How Bush Chose Ashcroft
Was George W. Bush trying to pick a fight when he chose one of
the most outspoken conservatives in the Senate to be his
Attorney General? The short answer is no.
Ashcroft was not Bush's first choice for AG--or even his second.
Bush wanted his fellow Governor and fishing pal Marc Racicot of
Montana for the job. A conservative with a moderate temperament
and a pragmatic approach, Racicot would have drawn only token
opposition from Democrats--much of it owing to his star turn as a
Bush spokesman during the postelection battle in Florida. But
Racicot had more problems on the right than on the left.
Complaints about his allegedly shaky conservative credentials
ricocheted around Washington last month, then got dumped on
Bush's political troubleshooter Karl Rove. When Racicot declined
the job, conservative leaders rejoiced, and some boasted
privately that they had forced him out.
Rove and others insist that isn't so. In fact, Rove was in the
middle of defending Racicot's record on taxes to Grover Norquist,
head of Americans for Tax Reform, when Rove's cell phone rang.
Bush was on the line with some bad news: Racicot had called and
asked not to be considered. "Bush was heartbroken," says a top
aide. Bush was so set on Racicot that he had few alternatives in
mind. Frank Keating, the Oklahoma Governor, had been considered,
but his acceptance of about $250,000 in personal cash gifts from
financier Jack Dreyfus over the years--and Keating's modest
efforts to help Dreyfus promote a mood-altering drug for use in
prisons--made him too risky a choice. (Bush insiders say Keating
might well be Vice President-elect right now if it hadn't been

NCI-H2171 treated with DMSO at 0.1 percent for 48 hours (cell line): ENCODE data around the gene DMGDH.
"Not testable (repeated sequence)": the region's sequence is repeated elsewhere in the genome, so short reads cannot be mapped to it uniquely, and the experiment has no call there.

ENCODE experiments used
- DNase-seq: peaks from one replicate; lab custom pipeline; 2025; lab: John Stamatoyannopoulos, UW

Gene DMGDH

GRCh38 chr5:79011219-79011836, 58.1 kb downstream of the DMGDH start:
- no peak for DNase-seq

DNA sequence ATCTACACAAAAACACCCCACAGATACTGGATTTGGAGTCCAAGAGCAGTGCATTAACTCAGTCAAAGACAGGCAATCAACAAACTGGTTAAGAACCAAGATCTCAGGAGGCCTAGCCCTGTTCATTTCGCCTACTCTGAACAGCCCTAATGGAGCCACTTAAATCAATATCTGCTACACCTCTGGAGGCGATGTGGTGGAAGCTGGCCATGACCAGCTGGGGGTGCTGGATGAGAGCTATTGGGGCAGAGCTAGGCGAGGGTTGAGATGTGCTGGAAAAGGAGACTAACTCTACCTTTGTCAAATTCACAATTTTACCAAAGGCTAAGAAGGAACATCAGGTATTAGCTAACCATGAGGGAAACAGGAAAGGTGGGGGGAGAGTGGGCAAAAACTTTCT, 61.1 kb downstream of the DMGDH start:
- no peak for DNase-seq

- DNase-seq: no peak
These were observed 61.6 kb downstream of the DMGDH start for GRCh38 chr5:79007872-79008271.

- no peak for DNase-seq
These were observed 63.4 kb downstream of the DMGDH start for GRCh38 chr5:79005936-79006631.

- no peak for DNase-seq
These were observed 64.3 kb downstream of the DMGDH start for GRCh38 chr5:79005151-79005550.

for all the money he received from Dreyfus. "It was legal," says
one, "but it just doesn't look good.")
That left Ashcroft. After the Missouri Senator lost his seat to
the late Mel Carnahan on Nov. 7, conservatives lobbied hard for
him. But Bush didn't need much coaxing. Ashcroft's background--a
former state attorney general and Governor--was similar to
Racicot's and Keating's. And as far as Bush was concerned, having
someone of Ashcroft's deep faith as Attorney General would be a
plus in the wake of the Clinton scandals.
Bush knew Ashcroft mostly by reputation when the Missourian flew
to Austin on Dec. 20, but had long considered him the kind of guy
he wanted for AG. Bush's father knew Ashcroft well, and Rove had
done campaign work for him since 1985 and assured Bush that
Ashcroft was solid. In the meeting, Bush made it clear that he
expected his Cabinet members to be team players, not independent
operators. And he quizzed the Senator about his views on
enforcing civil rights law. By then, several key moderate Senate
Republicans had told Dick Cheney that Ashcroft would make a fine
Attorney General. And Ashcroft had sounded out some Democratic
Senators who promised to support him. His gracious concession
after losing to a dead man had won him some goodwill in the other
party. In his meeting with Bush, Ashcroft predicted he would be
confirmed without much fuss.
He was wrong. Ashcroft is said to be surprised by the vitriolic
opposition his nomination has drawn from liberals. And Bush aides
weren't expecting such an ugly fight. But they're not shying away
from it. Rove and others have told Bush that spilling some blood
over Ashcroft is "a no-lose proposition." "It'll make our base
happy," says a top adviser. "And it'll be over in two weeks."
Bush may not have been trying to start a war with the left, but
he's willing to wage one.
--By James Carney